Similar percentages held in previous years.

On the second issue, of blocking potential terrorists from entering the US, Trump’s order calls for measures to be taken to ensure that those who ascribe to creeds that would endanger the lives of US citizens are barred from entering.

Specifically, the order states, “The United States cannot, and should not, admit those who do not support the Constitution, or those who would place violent ideologies over American law. In addition, the United States should not admit those who engage in acts of bigotry or hatred (including ‘honor’ killings, other forms of violence against women, or the persecution of those who practice religions different from their own) or those who would oppress Americans of any race, gender, or sexual orientation.”

Whether or not the Obama administration’s failure to give top priority to Christian and Yazidi refugees being targeted for genocide, enslavement and rape was driven by political considerations, the fact is that the current US refugee system makes it all but impossible for US officials to give priority to vulnerable minorities.

As Nina Shea, director of the Hudson Institute’s Center for Religious Freedom pointed out in an article in National Review in November 2015, the US has relied on the UN High Commissioner on Refugees to vet potential immigrants from these countries. The UNHCR accepts applications for resettlement primarily from people who reside in its refugee camps. Members of the Christian and Yazidi avoid UN camps because UN officials do not protect them.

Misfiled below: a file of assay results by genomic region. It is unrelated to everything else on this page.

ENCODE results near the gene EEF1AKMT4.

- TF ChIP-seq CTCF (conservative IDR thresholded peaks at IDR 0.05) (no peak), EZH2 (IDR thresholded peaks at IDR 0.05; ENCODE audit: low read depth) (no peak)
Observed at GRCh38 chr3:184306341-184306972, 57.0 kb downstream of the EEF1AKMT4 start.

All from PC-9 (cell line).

As Shea noted, human rights groups and media reports have shown that at UN camps, “ISIS, militias and gangs traffic in women and threaten men who refuse to swear allegiance to the caliphate.”

The situation repeats itself in European refugee centers. Shea noted that in Germany, for instance, due to Muslim persecution of non-Muslim refugees at refugee centers, “the German police union recommended separate shelters for Christian and Muslim groups.”

The UNHCR itself has not been an innocent bystander in all of this. To the contrary. It appears that the institution colludes with jihadists to keep persecuted Christians and other minorities out of the UN refugee system, thus dooming them to remain in areas were they are subjected to forms of persecution unseen since the Holocaust.